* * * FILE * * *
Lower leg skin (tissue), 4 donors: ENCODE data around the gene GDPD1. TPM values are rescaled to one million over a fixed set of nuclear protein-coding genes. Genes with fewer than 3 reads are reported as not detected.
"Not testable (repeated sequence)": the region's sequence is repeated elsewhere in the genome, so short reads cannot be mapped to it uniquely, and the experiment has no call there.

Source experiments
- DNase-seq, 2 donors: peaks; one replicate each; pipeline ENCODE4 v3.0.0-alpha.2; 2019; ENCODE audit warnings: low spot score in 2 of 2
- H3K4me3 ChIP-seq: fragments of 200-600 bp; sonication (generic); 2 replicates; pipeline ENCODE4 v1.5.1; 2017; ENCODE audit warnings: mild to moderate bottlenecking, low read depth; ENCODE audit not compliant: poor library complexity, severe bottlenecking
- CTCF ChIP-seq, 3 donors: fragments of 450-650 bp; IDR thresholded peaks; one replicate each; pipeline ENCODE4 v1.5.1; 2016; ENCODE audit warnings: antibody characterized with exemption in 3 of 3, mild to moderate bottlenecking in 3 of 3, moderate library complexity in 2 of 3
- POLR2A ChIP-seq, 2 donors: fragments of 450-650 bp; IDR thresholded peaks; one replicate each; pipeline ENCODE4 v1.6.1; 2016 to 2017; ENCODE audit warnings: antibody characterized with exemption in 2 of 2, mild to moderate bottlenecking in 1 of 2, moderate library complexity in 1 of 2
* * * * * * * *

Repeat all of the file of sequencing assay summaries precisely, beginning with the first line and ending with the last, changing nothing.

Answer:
Lower leg skin (tissue), 4 donors: ENCODE data around the gene GDPD1. TPM values are rescaled to one million over a fixed set of nuclear protein-coding genes. Genes with fewer than 3 reads are reported as not detected.
"Not testable (repeated sequence)": the region's sequence is repeated elsewhere in the genome, so short reads cannot be mapped to it uniquely, and the experiment has no call there.

Source experiments
- DNase-seq, 2 donors: peaks; one replicate each; pipeline ENCODE4 v3.0.0-alpha.2; 2019; ENCODE audit warnings: low spot score in 2 of 2
- H3K4me3 ChIP-seq: fragments of 200-600 bp; sonication (generic); 2 replicates; pipeline ENCODE4 v1.5.1; 2017; ENCODE audit warnings: mild to moderate bottlenecking, low read depth; ENCODE audit not compliant: poor library complexity, severe bottlenecking
- CTCF ChIP-seq, 3 donors: fragments of 450-650 bp; IDR thresholded peaks; one replicate each; pipeline ENCODE4 v1.5.1; 2016; ENCODE audit warnings: antibody characterized with exemption in 3 of 3, mild to moderate bottlenecking in 3 of 3, moderate library complexity in 2 of 3
- POLR2A ChIP-seq, 2 donors: fragments of 450-650 bp; IDR thresholded peaks; one replicate each; pipeline ENCODE4 v1.6.1; 2016 to 2017; ENCODE audit warnings: antibody characterized with exemption in 2 of 2, mild to moderate bottlenecking in 1 of 2, moderate library complexity in 1 of 2